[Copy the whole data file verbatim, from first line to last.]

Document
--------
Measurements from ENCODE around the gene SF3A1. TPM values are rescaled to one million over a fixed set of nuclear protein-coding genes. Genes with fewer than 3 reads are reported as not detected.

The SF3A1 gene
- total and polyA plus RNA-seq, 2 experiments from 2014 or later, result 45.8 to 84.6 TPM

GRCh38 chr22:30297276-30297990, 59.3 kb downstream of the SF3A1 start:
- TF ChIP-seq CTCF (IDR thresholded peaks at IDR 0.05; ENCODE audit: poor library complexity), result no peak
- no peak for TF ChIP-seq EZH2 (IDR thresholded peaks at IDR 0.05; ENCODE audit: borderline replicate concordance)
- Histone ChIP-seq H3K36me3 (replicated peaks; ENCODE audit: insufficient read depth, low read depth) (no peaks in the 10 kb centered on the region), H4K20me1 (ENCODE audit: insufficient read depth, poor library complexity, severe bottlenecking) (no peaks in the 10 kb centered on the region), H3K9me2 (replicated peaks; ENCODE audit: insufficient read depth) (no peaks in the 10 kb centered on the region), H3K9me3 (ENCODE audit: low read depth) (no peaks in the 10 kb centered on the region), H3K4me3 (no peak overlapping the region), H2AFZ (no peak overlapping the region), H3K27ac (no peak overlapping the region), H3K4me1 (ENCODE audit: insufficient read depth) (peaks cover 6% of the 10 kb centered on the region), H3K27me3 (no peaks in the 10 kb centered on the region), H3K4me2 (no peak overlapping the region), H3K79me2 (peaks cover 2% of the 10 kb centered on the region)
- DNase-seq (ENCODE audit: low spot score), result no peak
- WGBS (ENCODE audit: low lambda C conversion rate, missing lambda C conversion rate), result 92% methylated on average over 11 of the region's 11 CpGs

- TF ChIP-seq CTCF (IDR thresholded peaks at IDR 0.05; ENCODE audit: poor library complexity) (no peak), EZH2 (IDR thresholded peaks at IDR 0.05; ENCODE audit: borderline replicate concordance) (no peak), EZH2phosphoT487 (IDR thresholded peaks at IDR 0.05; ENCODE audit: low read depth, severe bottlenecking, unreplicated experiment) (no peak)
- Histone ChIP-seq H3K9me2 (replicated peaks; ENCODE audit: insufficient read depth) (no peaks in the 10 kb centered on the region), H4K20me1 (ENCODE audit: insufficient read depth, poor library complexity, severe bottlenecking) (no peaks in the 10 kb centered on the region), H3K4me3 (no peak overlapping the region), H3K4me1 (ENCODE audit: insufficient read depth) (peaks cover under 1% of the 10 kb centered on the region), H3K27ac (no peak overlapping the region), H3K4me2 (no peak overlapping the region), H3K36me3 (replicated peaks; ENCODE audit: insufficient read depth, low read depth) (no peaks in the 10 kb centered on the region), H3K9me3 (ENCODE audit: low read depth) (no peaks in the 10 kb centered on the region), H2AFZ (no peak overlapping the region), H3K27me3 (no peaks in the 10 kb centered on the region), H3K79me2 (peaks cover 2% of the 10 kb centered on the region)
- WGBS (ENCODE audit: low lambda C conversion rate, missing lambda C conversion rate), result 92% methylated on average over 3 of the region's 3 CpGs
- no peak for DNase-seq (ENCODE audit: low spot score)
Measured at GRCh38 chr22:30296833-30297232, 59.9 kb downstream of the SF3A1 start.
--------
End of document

Measurements from ENCODE around the gene SF3A1. TPM values are rescaled to one million over a fixed set of nuclear protein-coding genes. Genes with fewer than 3 reads are reported as not detected.

The SF3A1 gene
- total and polyA plus RNA-seq, 2 experiments from 2014 or later, result 45.8 to 84.6 TPM

GRCh38 chr22:30297276-30297990, 59.3 kb downstream of the SF3A1 start:
- TF ChIP-seq CTCF (IDR thresholded peaks at IDR 0.05; ENCODE audit: poor library complexity), result no peak
- no peak for TF ChIP-seq EZH2 (IDR thresholded peaks at IDR 0.05; ENCODE audit: borderline replicate concordance)
- Histone ChIP-seq H3K36me3 (replicated peaks; ENCODE audit: insufficient read depth, low read depth) (no peaks in the 10 kb centered on the region), H4K20me1 (ENCODE audit: insufficient read depth, poor library complexity, severe bottlenecking) (no peaks in the 10 kb centered on the region), H3K9me2 (replicated peaks; ENCODE audit: insufficient read depth) (no peaks in the 10 kb centered on the region), H3K9me3 (ENCODE audit: low read depth) (no peaks in the 10 kb centered on the region), H3K4me3 (no peak overlapping the region), H2AFZ (no peak overlapping the region), H3K27ac (no peak overlapping the region), H3K4me1 (ENCODE audit: insufficient read depth) (peaks cover 6% of the 10 kb centered on the region), H3K27me3 (no peaks in the 10 kb centered on the region), H3K4me2 (no peak overlapping the region), H3K79me2 (peaks cover 2% of the 10 kb centered on the region)
- DNase-seq (ENCODE audit: low spot score), result no peak
- WGBS (ENCODE audit: low lambda C conversion rate, missing lambda C conversion rate), result 92% methylated on average over 11 of the region's 11 CpGs

- TF ChIP-seq CTCF (IDR thresholded peaks at IDR 0.05; ENCODE audit: poor library complexity) (no peak), EZH2 (IDR thresholded peaks at IDR 0.05; ENCODE audit: borderline replicate concordance) (no peak), EZH2phosphoT487 (IDR thresholded peaks at IDR 0.05; ENCODE audit: low read depth, severe bottlenecking, unreplicated experiment) (no peak)
- Histone ChIP-seq H3K9me2 (replicated peaks; ENCODE audit: insufficient read depth) (no peaks in the 10 kb centered on the region), H4K20me1 (ENCODE audit: insufficient read depth, poor library complexity, severe bottlenecking) (no peaks in the 10 kb centered on the region), H3K4me3 (no peak overlapping the region), H3K4me1 (ENCODE audit: insufficient read depth) (peaks cover under 1% of the 10 kb centered on the region), H3K27ac (no peak overlapping the region), H3K4me2 (no peak overlapping the region), H3K36me3 (replicated peaks; ENCODE audit: insufficient read depth, low read depth) (no peaks in the 10 kb centered on the region), H3K9me3 (ENCODE audit: low read depth) (no peaks in the 10 kb centered on the region), H2AFZ (no peak overlapping the region), H3K27me3 (no peaks in the 10 kb centered on the region), H3K79me2 (peaks cover 2% of the 10 kb centered on the region)
- WGBS (ENCODE audit: low lambda C conversion rate, missing lambda C conversion rate), result 92% methylated on average over 3 of the region's 3 CpGs
- no peak for DNase-seq (ENCODE audit: low spot score)
Measured at GRCh38 chr22:30296833-30297232, 59.9 kb downstream of the SF3A1 start.